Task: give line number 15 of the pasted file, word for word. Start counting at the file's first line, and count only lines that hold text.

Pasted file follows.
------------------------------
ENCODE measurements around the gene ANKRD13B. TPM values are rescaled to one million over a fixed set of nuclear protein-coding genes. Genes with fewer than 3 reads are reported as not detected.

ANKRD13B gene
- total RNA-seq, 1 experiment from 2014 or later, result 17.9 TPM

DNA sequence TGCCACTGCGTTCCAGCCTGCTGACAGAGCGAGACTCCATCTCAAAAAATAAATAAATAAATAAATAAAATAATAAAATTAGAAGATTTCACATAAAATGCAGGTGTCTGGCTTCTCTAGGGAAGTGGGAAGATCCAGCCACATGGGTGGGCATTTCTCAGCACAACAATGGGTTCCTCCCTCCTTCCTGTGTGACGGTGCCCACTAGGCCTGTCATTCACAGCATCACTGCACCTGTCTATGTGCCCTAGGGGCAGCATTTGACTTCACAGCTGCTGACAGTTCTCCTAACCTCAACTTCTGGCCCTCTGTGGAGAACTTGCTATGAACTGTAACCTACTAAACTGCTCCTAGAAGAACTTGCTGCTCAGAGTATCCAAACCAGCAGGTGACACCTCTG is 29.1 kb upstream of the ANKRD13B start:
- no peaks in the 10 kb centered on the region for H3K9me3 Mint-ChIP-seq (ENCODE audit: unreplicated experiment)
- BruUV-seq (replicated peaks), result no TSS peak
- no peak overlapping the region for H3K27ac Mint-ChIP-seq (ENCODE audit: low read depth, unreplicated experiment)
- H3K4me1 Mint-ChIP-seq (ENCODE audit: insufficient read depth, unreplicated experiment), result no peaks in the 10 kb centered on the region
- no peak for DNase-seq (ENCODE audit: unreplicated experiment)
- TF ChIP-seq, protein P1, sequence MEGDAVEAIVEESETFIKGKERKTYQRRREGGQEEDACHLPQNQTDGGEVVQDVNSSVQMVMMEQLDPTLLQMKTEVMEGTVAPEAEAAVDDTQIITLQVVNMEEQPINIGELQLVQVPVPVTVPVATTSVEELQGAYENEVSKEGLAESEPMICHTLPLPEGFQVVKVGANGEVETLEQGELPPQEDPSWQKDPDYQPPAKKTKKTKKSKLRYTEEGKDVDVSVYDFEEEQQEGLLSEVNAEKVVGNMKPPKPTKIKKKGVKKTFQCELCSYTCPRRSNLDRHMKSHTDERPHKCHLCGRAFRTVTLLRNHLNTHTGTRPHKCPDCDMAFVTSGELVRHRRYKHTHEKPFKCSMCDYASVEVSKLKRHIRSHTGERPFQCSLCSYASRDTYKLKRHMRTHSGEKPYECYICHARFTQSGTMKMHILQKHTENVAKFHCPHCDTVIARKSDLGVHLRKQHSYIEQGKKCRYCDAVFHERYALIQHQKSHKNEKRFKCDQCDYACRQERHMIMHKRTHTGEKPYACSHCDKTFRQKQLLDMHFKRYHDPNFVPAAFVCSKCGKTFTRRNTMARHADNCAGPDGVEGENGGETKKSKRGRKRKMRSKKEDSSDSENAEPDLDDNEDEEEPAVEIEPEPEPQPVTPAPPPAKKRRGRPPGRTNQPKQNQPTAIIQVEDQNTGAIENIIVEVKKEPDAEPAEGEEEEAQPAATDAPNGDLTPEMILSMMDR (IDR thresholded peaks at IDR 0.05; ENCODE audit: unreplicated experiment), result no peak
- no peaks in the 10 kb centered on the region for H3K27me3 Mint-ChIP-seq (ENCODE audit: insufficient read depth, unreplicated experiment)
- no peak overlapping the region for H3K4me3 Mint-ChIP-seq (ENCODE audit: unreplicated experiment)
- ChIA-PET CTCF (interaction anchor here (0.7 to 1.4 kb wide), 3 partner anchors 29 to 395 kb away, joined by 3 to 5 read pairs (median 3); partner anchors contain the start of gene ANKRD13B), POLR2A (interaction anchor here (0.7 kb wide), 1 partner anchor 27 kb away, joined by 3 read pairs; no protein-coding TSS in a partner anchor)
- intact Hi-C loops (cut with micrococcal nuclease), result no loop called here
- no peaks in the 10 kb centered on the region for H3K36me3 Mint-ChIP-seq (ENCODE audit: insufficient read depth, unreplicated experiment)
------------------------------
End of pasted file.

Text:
- no peaks in the 10 kb centered on the region for H3K36me3 Mint-ChIP-seq (ENCODE audit: insufficient read depth, unreplicated experiment)